mar 15, 2017
This Brazilian doctor is saving burn victims with tilapia skin
Dr. Edmar Maciel is the Brazilian doctor behind a series of clinical trials using tilapia skin on burn victims. President of the Burns Support Institute in Fortaleza, Maciel is testing the popular fish skin on second- and third-degree burns.
“After they put on the tilapia skin, it really relieved the pain,” said fisherman Antônio dos Santos in an interview.
Animal skin has in fact long served as a natural gauze for burns. However, these human, pig, and alternative skin treatments are expensive. The three skin banks which do provide such treatments in Brazil can only meet 1 percent of the country’s demand.
Due to such scarcity, public doctors must patch up burned skin with gauze and silver sulfadiazine cream. While the cream helps prevent infection, it doesn’t actually remove contaminated tissue or heal the skin. Furthermore, victims need to re-apply fresh dressings every day – an extremely painful process for exposed flesh.
The tilapia skin, however, only needs one application to the injured skin to work its magic. In addition to its natural tension and moisture content, tilapia skin also contains type 1 and 3 collagen proteins, which are essential to the scarring process. In fact, the fish skin contains more such proteins than other skins, including human skin itself.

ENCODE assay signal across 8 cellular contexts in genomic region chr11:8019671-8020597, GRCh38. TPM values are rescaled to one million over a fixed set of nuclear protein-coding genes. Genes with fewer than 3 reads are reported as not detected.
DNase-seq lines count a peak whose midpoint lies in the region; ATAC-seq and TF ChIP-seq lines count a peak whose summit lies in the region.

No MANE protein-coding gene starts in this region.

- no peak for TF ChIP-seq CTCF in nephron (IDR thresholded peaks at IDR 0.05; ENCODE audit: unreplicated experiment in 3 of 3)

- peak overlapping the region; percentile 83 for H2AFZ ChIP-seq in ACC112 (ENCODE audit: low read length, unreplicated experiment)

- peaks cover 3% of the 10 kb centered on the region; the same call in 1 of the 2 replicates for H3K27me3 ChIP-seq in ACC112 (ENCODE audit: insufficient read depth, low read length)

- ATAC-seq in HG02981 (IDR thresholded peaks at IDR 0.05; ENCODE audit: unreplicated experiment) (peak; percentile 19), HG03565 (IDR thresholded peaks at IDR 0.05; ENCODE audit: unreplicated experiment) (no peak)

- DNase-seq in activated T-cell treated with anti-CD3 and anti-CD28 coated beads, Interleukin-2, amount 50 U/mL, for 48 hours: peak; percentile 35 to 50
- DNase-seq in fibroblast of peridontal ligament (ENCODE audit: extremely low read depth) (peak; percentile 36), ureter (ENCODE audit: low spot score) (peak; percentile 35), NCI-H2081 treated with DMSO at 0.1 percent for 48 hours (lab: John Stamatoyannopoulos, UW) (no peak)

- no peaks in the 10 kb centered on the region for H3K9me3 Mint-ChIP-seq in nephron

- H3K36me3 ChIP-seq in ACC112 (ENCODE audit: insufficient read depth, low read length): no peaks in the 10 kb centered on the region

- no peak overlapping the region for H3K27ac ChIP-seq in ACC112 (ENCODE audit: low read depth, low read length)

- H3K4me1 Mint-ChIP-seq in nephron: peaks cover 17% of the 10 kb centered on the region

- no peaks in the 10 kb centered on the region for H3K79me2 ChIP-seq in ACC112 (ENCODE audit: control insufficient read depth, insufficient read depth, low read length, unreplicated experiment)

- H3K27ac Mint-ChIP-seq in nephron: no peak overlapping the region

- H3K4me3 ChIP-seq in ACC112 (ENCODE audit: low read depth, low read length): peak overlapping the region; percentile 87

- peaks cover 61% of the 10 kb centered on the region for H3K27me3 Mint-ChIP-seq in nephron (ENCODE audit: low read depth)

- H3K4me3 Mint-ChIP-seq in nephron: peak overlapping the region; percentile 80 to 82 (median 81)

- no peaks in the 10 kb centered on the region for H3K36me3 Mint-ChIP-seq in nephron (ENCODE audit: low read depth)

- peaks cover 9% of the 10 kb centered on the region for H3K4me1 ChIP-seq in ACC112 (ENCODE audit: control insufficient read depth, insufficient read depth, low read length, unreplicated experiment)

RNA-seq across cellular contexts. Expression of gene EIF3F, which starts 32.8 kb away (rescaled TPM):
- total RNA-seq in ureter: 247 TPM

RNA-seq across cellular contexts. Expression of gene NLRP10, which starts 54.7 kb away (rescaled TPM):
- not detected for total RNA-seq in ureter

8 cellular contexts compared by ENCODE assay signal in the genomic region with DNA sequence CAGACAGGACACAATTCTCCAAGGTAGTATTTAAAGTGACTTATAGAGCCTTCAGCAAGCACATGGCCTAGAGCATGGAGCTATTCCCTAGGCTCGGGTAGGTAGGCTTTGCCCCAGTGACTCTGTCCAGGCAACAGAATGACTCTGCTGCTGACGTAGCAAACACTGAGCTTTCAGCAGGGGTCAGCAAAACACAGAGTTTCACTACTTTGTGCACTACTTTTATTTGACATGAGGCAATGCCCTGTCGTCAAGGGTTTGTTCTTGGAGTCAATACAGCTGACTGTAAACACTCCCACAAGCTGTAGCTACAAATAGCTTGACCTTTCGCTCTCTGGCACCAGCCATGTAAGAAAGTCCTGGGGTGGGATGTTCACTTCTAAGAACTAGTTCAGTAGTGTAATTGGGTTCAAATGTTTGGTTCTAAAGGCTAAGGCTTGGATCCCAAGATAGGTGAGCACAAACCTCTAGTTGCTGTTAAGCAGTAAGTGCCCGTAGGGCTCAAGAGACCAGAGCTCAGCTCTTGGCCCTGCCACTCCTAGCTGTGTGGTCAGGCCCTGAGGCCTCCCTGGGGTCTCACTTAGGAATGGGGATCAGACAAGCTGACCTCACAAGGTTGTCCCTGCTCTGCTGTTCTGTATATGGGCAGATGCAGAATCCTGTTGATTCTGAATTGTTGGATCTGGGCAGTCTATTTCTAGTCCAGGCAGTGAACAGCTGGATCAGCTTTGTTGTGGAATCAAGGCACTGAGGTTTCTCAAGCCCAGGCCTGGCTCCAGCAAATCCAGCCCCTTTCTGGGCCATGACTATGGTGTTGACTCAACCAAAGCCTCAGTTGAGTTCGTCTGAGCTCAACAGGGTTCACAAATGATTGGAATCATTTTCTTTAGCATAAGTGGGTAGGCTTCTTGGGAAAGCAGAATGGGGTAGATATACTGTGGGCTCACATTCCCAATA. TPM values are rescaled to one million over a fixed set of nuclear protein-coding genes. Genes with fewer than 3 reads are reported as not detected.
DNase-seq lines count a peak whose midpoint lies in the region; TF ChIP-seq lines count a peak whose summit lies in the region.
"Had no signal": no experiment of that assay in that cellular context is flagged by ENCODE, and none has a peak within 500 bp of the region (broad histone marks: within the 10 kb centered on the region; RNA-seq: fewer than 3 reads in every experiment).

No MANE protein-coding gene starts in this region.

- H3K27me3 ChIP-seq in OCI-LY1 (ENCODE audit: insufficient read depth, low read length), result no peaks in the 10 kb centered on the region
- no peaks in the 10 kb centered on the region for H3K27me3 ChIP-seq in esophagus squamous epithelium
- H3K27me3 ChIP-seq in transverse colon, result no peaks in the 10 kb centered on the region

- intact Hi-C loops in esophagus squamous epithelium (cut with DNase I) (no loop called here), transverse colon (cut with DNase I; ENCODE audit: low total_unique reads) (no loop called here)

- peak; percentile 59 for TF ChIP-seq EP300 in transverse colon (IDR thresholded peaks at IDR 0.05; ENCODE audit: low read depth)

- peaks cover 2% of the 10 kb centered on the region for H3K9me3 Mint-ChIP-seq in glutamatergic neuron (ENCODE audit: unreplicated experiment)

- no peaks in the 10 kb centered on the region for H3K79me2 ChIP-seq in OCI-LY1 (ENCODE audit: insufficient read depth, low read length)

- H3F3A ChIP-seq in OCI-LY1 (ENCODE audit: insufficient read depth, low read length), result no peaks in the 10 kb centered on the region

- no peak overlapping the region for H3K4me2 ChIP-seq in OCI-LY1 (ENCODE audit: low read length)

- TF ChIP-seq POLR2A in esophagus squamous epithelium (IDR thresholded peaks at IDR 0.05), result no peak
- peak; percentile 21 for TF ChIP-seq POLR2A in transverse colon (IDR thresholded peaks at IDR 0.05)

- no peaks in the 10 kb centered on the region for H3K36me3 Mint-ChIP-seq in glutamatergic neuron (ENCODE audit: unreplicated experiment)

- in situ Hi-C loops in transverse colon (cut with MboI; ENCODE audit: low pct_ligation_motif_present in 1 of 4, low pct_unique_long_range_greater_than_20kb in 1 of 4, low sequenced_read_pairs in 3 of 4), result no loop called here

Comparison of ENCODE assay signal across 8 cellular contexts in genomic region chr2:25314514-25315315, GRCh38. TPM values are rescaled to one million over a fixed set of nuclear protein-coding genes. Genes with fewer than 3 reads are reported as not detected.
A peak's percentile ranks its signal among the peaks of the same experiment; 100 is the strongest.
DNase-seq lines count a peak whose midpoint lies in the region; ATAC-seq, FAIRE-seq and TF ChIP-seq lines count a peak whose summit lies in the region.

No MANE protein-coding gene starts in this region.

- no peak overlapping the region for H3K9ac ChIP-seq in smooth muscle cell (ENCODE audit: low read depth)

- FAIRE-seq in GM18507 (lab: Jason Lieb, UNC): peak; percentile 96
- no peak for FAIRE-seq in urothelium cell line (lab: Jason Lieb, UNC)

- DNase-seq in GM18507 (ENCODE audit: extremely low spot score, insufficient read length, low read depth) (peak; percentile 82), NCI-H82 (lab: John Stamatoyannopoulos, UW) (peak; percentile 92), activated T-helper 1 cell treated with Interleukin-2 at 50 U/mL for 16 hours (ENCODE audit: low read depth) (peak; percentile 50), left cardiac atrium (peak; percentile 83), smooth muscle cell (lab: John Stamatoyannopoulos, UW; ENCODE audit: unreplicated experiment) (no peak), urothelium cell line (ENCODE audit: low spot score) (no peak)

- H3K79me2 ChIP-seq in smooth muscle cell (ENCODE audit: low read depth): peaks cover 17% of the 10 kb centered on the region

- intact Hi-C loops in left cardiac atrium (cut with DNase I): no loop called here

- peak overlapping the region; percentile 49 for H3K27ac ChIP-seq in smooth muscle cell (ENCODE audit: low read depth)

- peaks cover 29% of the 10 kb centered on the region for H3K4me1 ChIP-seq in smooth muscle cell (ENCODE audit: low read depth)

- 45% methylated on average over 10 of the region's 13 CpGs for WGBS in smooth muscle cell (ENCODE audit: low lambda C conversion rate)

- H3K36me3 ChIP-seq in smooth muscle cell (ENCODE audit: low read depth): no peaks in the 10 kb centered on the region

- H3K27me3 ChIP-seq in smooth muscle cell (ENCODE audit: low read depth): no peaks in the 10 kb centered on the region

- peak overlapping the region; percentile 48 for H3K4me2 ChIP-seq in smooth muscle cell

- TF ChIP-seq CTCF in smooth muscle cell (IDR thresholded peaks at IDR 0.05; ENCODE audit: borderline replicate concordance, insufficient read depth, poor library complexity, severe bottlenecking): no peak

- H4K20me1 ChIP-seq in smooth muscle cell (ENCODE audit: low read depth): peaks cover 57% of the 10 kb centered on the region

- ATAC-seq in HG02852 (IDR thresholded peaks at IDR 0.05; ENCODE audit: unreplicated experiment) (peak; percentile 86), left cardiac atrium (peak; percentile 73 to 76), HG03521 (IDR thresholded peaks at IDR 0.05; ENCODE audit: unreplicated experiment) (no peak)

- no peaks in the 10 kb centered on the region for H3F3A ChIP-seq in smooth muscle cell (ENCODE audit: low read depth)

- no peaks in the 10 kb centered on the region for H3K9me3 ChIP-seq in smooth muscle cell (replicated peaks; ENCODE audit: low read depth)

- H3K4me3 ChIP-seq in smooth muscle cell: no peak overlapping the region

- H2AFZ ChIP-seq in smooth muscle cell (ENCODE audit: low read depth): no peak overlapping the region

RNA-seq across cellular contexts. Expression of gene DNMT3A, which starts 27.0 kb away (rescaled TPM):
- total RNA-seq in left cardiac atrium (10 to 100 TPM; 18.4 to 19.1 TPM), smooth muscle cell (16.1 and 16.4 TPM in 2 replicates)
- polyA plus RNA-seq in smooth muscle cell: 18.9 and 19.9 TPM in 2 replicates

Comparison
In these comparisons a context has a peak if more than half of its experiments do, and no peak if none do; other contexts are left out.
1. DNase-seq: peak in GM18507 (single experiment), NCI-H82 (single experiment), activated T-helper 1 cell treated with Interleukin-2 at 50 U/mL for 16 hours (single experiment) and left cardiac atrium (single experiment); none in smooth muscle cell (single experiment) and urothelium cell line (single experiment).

“[The tilapia skin] adheres to the wound and creates what we call a buffer effect,” says Dr. Maciel, based in Brazil’s northeast where there are no acting skin banks.
After its application, the patient keeps the tilapia skin on until the skin heals naturally underneath. The fish skin then dries and peels off on its own. Only for deep second- or third-degree burns does the skin bandage need to be changed, however less frequently than the gauze dressings.
A common commercial fish, tilapia skin is often discarded before sale. Of course, the tilapia skin in these treatments go through an intensive process of sterilizing agents, radiation to kill viruses, packaging and finally refrigeration, which allows the skin to be stored for up to two years.
So far, 52 patients have received this treatment with great results and no outstanding complications.
In addition to these clinical trials with tilapia skin, Brazilian researchers are exploring the composition of human, pig, and frog skin for such treatments. Doctors are also comparing the costs of this treatment with traditional burn treatments, like the gauze dressings.
Specialists hope that these skin treatments, if proven effective, can eventually be industrialized and offered in the public health system.